The Tribune - Spectrum

, March 17, 2002

On Panchayati Raj
Jai Narain Sharma

Decentralised Governance by S. N. Mishra and Sweta Mishra,
Shipra Publications, New Delhi. Pages 210. Rs. 495.

"ONE of the tasks of nation building and development," writes Milton N. Esman, "is to bring members of the national community into network of relationships and institutions which enable them to participate actively in decisions affecting their lives." This is accepted by most of the persons charged with the responsibility of shaping the destinies of these new nations. Various countries have, therefore, started experimenting with different types of politico-administrative institutions which would provide opportunities to people to take part in nation-building; the nature, character, and scope of such institutions has varied, depending upon the attitudes of their national elites and level of development of the country concerned. However, their capacities for mobilising the effective participation of rural material and human resources have been dependent on the governmental processes and structures.

In Decentralised Governance, an attempt is made to systematically analyse the functioning of democratic intuitions at the grassroots level in their historicity, functioning and work of decentralised administrative set-up as also the nuances of development mechanism.


Panchayats in India are an ancient heritage. Generally, the panchayat then used to be the arbitrator in intra-village and, sometimes, inter-village level feuds. Panchayat also used to be the main organisational forum for the village-level cultural functions. For a long time, Metcalfe's classical phrase 'village communities are little republics' used to enlighten as well as reflect the spirit of scholars and political leaders who laid stress on the autonomous and self-regulating character of the little communities. Even Karl Marx, with his economic approach, would treat the little communities as 'units of production', and show surprise at the resilience and self-dependent character of the village communities in India.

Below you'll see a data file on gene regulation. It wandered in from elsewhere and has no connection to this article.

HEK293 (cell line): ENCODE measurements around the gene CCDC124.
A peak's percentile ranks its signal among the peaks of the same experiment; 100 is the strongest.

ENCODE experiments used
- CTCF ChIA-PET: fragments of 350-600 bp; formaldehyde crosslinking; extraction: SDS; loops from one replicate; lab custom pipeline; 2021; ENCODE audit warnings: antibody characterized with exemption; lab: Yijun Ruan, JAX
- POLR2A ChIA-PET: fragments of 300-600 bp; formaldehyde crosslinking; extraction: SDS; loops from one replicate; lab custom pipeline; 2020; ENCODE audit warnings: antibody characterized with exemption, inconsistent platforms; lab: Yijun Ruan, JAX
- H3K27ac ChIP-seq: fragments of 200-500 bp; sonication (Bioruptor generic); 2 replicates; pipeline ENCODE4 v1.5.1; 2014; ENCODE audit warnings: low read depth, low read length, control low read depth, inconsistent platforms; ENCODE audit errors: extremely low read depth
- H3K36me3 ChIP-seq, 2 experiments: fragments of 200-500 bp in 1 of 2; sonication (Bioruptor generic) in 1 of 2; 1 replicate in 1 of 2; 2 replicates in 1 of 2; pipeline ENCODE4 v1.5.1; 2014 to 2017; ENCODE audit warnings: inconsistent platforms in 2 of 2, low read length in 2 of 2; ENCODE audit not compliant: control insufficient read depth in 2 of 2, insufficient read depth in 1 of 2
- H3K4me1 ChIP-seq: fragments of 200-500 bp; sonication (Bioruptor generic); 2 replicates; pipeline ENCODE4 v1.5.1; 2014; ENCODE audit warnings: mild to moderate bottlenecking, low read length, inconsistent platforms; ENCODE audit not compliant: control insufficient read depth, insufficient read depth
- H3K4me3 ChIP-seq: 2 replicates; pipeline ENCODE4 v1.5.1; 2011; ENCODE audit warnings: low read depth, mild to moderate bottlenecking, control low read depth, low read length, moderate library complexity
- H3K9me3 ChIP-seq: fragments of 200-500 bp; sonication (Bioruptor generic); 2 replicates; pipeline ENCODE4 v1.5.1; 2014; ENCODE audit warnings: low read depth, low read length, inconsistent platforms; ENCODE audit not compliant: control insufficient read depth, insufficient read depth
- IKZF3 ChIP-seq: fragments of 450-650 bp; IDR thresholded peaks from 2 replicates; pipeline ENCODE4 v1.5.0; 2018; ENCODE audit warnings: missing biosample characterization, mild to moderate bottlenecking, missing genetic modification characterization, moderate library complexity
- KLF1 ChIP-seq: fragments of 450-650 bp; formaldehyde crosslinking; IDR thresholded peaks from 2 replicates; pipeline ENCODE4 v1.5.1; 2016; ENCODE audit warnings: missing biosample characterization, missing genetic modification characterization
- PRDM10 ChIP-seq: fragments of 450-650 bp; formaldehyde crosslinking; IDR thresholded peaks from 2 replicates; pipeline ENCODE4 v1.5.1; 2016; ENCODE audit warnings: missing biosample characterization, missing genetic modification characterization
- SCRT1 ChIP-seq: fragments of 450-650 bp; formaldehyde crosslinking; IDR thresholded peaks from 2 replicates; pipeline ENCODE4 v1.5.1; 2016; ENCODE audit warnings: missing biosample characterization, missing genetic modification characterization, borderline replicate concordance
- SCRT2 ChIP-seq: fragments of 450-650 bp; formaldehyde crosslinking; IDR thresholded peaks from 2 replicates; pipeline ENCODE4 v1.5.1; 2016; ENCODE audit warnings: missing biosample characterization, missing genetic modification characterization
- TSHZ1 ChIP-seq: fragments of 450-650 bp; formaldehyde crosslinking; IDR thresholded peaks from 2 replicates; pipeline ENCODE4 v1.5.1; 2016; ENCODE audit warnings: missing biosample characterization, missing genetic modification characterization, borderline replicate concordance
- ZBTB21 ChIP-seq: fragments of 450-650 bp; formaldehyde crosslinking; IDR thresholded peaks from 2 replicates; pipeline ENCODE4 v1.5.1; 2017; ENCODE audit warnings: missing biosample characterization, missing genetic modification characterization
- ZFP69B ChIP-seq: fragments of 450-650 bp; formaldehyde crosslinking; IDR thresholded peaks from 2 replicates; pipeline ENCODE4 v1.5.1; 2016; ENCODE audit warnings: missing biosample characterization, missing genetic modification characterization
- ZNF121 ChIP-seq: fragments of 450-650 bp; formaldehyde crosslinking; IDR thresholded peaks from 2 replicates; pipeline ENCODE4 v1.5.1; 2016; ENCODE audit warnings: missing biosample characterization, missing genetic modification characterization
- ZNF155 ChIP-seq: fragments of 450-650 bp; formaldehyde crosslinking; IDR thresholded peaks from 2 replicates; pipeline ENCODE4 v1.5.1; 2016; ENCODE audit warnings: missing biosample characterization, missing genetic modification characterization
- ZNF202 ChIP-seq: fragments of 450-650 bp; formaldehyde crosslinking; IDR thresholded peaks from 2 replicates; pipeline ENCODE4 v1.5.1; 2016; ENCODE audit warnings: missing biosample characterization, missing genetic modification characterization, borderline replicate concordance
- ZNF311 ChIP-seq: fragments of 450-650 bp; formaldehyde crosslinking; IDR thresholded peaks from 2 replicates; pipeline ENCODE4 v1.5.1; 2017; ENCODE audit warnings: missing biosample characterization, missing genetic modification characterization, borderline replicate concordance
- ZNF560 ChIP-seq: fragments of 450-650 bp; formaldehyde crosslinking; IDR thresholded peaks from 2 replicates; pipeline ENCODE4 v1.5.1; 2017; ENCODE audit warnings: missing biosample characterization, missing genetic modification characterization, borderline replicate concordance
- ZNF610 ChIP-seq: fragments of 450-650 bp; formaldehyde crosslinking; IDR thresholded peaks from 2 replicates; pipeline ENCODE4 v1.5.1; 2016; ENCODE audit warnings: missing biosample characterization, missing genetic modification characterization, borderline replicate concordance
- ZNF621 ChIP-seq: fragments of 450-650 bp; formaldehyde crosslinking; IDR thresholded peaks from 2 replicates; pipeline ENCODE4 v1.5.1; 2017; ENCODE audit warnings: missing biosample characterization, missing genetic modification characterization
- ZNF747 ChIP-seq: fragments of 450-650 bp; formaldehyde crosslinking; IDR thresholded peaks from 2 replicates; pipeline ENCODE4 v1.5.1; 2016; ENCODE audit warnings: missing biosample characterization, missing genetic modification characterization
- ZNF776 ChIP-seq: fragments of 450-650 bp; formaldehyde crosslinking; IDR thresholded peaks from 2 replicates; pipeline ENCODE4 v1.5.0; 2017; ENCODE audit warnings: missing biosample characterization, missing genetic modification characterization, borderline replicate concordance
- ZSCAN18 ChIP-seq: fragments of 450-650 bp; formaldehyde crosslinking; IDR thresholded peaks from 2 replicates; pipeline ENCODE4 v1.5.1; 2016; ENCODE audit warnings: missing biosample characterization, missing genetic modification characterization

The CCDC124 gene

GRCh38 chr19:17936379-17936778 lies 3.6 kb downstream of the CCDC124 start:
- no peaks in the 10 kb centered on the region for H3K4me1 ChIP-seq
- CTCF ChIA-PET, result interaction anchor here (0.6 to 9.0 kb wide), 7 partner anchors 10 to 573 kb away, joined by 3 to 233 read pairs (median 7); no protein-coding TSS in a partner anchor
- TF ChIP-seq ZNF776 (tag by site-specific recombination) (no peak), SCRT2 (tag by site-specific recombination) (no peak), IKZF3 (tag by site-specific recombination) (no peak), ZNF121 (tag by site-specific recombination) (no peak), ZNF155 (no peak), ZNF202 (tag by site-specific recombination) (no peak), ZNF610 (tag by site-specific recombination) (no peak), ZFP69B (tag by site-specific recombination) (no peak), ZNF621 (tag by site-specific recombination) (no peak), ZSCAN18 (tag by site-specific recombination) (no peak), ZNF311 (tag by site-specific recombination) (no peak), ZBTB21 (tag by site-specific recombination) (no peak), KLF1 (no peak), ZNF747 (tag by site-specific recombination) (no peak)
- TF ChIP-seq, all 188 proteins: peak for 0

There can be two approaches to the study and formulation of the concept of Panchayati Raj normative or empirical. The normative theorist would like to construct an ideal conceptual model according to his own vision and aspirations. The empiricist, on the contrary, would be interested in studying the concept in operation, in identifying the gap between the ideal and the real, in indicating the operational trends that appear to influence or modify the concept in practice or even to push back new conceptual horizons and finally, in projecting an empiricist's view of the emerging concept of Panchayati Raj.

A stage may, thus, be reached when the empiricist may come to press for an altogether new conceptual model, or at any rate, to make a serious plea for re-orienting the ideal construct in the light of emerging operational trends.

In the present work a serious attempt has been made to assess and examine as to whether any such ailment is diagnosed at the micro level and if at all it is diagnosed, to suggest remedial measures for the better and effective functioning. However, before we could directly jump on the micro analysis, the attempt has been to present a theoretical-analytical as also the empirical analysis as prevailing at the macro level. The present work has not followed the beaten track.

The present study is also an attempt towards judging the effectiveness of rural development programmes and whether the benefits of these programmes are reaching the target groups. Besides, the volume also attempts to study as to why the two institutions of decentralised development i.e. Panchayati Raj institutions and decentralised planning, failed in achieving their goals and to what extent they have become capable of overcoming the past problems within the new constitutional framework. To support their findings, the authors have taken into account both the macro and micro picture of the system as it operates. While the microanalysis deals with the scenario of two districts only, the findings have the scope of generalisation for the whole of the country as the human nature and political-administrative set up remains almost the same through out the country.

A useful book for those who are interested in the study of functioning of grassroots institutions vis--vis development programmes. It may equally be liked by the general readers interested in studying the rural scenario as also the academics, public administrators and practitioners.